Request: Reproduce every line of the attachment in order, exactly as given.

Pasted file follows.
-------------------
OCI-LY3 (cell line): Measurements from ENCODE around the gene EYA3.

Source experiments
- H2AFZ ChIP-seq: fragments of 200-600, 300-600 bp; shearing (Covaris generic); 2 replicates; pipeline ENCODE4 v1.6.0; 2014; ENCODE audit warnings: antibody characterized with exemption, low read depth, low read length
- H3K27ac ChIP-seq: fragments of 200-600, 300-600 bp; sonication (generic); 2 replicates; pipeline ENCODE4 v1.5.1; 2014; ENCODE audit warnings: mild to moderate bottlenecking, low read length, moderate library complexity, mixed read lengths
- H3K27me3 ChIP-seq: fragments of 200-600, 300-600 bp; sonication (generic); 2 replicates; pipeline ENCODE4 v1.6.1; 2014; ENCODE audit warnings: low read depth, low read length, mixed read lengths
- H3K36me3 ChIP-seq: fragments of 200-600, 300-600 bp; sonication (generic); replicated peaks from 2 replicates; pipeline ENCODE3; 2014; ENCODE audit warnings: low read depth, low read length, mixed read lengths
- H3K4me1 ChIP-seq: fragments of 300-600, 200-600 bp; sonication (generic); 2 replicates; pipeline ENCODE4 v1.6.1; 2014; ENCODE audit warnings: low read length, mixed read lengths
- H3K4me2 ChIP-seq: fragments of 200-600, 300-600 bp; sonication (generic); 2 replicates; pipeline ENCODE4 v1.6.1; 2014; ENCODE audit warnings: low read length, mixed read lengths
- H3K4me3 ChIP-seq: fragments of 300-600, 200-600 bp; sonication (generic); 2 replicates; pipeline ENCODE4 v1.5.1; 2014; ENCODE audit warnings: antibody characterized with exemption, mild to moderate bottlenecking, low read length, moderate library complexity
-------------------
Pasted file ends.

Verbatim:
OCI-LY3 (cell line): Measurements from ENCODE around the gene EYA3.

Source experiments
- H2AFZ ChIP-seq: fragments of 200-600, 300-600 bp; shearing (Covaris generic); 2 replicates; pipeline ENCODE4 v1.6.0; 2014; ENCODE audit warnings: antibody characterized with exemption, low read depth, low read length
- H3K27ac ChIP-seq: fragments of 200-600, 300-600 bp; sonication (generic); 2 replicates; pipeline ENCODE4 v1.5.1; 2014; ENCODE audit warnings: mild to moderate bottlenecking, low read length, moderate library complexity, mixed read lengths
- H3K27me3 ChIP-seq: fragments of 200-600, 300-600 bp; sonication (generic); 2 replicates; pipeline ENCODE4 v1.6.1; 2014; ENCODE audit warnings: low read depth, low read length, mixed read lengths
- H3K36me3 ChIP-seq: fragments of 200-600, 300-600 bp; sonication (generic); replicated peaks from 2 replicates; pipeline ENCODE3; 2014; ENCODE audit warnings: low read depth, low read length, mixed read lengths
- H3K4me1 ChIP-seq: fragments of 300-600, 200-600 bp; sonication (generic); 2 replicates; pipeline ENCODE4 v1.6.1; 2014; ENCODE audit warnings: low read length, mixed read lengths
- H3K4me2 ChIP-seq: fragments of 200-600, 300-600 bp; sonication (generic); 2 replicates; pipeline ENCODE4 v1.6.1; 2014; ENCODE audit warnings: low read length, mixed read lengths
- H3K4me3 ChIP-seq: fragments of 300-600, 200-600 bp; sonication (generic); 2 replicates; pipeline ENCODE4 v1.5.1; 2014; ENCODE audit warnings: antibody characterized with exemption, mild to moderate bottlenecking, low read length, moderate library complexity